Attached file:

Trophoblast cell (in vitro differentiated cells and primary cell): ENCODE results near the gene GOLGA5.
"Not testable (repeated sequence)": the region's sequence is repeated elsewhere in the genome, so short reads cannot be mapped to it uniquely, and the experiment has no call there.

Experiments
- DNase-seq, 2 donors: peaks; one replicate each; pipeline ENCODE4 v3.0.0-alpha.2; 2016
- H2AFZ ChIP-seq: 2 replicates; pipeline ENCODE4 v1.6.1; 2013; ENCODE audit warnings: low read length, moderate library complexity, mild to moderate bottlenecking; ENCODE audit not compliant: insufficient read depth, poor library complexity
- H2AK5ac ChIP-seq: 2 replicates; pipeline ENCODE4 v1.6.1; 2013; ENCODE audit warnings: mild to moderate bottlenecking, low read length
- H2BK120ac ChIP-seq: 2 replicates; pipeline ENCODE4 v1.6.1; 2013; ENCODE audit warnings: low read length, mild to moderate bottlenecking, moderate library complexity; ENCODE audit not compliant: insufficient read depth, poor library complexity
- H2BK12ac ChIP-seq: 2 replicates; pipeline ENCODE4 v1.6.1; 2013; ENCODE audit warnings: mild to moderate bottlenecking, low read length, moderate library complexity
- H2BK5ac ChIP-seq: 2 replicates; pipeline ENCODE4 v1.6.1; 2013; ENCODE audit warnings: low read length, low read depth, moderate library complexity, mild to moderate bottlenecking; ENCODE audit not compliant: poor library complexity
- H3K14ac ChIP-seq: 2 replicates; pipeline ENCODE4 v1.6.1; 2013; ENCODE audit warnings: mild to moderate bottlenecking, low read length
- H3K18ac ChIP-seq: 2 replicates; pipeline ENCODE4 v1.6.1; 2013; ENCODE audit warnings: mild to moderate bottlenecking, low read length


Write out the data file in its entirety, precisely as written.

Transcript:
Trophoblast cell (in vitro differentiated cells and primary cell): ENCODE results near the gene GOLGA5.
"Not testable (repeated sequence)": the region's sequence is repeated elsewhere in the genome, so short reads cannot be mapped to it uniquely, and the experiment has no call there.

Experiments
- DNase-seq, 2 donors: peaks; one replicate each; pipeline ENCODE4 v3.0.0-alpha.2; 2016
- H2AFZ ChIP-seq: 2 replicates; pipeline ENCODE4 v1.6.1; 2013; ENCODE audit warnings: low read length, moderate library complexity, mild to moderate bottlenecking; ENCODE audit not compliant: insufficient read depth, poor library complexity
- H2AK5ac ChIP-seq: 2 replicates; pipeline ENCODE4 v1.6.1; 2013; ENCODE audit warnings: mild to moderate bottlenecking, low read length
- H2BK120ac ChIP-seq: 2 replicates; pipeline ENCODE4 v1.6.1; 2013; ENCODE audit warnings: low read length, mild to moderate bottlenecking, moderate library complexity; ENCODE audit not compliant: insufficient read depth, poor library complexity
- H2BK12ac ChIP-seq: 2 replicates; pipeline ENCODE4 v1.6.1; 2013; ENCODE audit warnings: mild to moderate bottlenecking, low read length, moderate library complexity
- H2BK5ac ChIP-seq: 2 replicates; pipeline ENCODE4 v1.6.1; 2013; ENCODE audit warnings: low read length, low read depth, moderate library complexity, mild to moderate bottlenecking; ENCODE audit not compliant: poor library complexity
- H3K14ac ChIP-seq: 2 replicates; pipeline ENCODE4 v1.6.1; 2013; ENCODE audit warnings: mild to moderate bottlenecking, low read length
- H3K18ac ChIP-seq: 2 replicates; pipeline ENCODE4 v1.6.1; 2013; ENCODE audit warnings: mild to moderate bottlenecking, low read length